This is my article about Joanne (*not her real name). Joanne had 3 miscarriages and suffered postnatal depression and now she suffers from high anxiety. She has 2 sons, one aged 4 and the other is 9 months.
When I interviewed Joanne, she was fairly nervous as it was hard for her to talk about her feelings. It’s not surprising, for most women in her position. But thankfully, she found courage to talk to me, and I’d like to think it’s kinda because I bribed her with cake *wink wink*.
What caused your postnatal depression and anxiety?
Joanne tragically had 3 miscarriages. And when she fell pregnant with her second son, she experienced a high level of anxiety, wondering everyday if she was going to lose this baby. She was worried that the steroids she was taking for her pregnancy, would affect her baby inside her (These steroids were known to cause cleft palates/lips). She understood that in the grand scheme of things, a cleft palate was nothing to worry about as long as she had a healthy baby. But she still couldn’t help feeling anxious about it. Wouldn’t you feel the same? And to make things just a little harder, her husband was, and still isn’t, providing a supportive role in their marriage.
When the younger son was born, for two months, all he did was cry. And there was nothing Joanne could do to comfort him or help calm him down. She found out later that he had ‘silent reflux’. Her doctor, at the time, even told her that there was nothing wrong with her baby as he was putting weight on. Her baby boy cried non-stop, was so clingy and she felt she couldn’t cope. And yet, she carried so much guilt, she felt she should be grateful for having him, since she’s had so many miscarriages.
“I was feeling TOTALLY alone… I felt so alone.”
What was your worst day like?
Joanne’s worst day would be when her little boy wouldn’t stop crying and there was nothing she could do. “I felt like I was crumbling inside. I felt like a shell, and there was nothing left of me. I was just cracking, and falling apart and I struggled to keep myself together. But I had to keep myself strong for my role. For a long time, I kinda lost who I was.”
Have you ever had any irrational thoughts?
“I was going through a hard time with my husband, and I was driving in the car on my own, I’ve thought of just crashing the car”.
Now, I know this is a hard question for everyone. It’s not something we talk about out loud. If we told the truth about our fleeting irrational thoughts out loud, thoughts that have come when we’ve hit rock bottom, when we feel deep down that there is nothing left of us, we would get judged, BIG TIME. I have had thoughts that were so terrible, that when I think about it now, I still get so incredibly sad at the state of mind I was in.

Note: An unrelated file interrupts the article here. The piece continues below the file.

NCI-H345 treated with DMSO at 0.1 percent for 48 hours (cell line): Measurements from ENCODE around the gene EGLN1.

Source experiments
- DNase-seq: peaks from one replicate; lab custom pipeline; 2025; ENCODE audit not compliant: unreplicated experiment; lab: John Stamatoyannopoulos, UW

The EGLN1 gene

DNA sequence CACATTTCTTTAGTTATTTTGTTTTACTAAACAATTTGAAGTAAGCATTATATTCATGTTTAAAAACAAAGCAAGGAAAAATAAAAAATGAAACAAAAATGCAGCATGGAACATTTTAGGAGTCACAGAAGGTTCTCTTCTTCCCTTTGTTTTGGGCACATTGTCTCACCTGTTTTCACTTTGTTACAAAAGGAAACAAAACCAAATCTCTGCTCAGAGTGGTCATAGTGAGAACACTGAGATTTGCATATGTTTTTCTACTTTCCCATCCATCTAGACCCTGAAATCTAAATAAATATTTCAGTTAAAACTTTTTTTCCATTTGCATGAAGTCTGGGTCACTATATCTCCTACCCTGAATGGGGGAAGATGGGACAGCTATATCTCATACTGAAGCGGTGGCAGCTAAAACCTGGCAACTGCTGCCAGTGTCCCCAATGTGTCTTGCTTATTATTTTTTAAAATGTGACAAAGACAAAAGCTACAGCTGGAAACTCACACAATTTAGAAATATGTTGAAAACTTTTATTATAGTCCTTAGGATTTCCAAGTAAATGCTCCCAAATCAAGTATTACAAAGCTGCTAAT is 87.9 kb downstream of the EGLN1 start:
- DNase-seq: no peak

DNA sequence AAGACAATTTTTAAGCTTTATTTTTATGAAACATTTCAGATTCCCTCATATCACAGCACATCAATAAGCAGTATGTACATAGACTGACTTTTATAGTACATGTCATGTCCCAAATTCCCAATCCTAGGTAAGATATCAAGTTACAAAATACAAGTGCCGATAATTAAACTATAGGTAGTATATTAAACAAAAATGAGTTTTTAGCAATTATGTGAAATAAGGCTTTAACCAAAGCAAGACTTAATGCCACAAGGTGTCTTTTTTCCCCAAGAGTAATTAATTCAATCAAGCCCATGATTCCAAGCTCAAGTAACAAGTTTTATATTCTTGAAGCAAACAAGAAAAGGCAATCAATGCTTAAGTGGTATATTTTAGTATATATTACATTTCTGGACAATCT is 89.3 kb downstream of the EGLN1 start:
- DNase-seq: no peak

What do you do for therapy now?
Joanne takes 10mg of Escitalopram everyday and sees a psychologist, something her husband still doesn’t know about. She used to go to a local support group for mums going through postnatal depression, while they have finished with the support group sessions, she still regularly catches up with those mums. She feels they understand and relate to each other and do not judge each other for how they feel. They know their feelings are real and normal and they’re not the only ones going through it.
Joanne has also recently started exercising again and it’s helped her “feel better and stronger” about herself and that is when she can “zone in” on herself. She also has her friends from her mothers group that she’s known since she’s had her first child, who give her support.
Joanne wants everyone going through this to know how important it is to talk to people. “You’re not alone in the world with the emotions you’re going through. Just TALK to someone. It’s okay to have these feelings. Just remember to talk to someone.”
Thank you Joanne, for being so brave and finding the courage to speak to me. I am ever so grateful.
Most of us, men and women, who are struggling inside, often have to put on a brave face on the outside. How else would you have friends around you? If you were sad all the time, maybe your friends would stop wanting to see you as often. These are sad thoughts that often go through our minds. Hence, we hold the pain INSIDE. Especially to those who haven’t been through what we’ve been through. They just wouldn’t and couldn’t understand.
I hope this article will give some insight to those who haven’t been through postnatal depression or suffered the misfortune of a miscarriage.
Can you relate to Joanne? Please leave a comment and let us know what you think.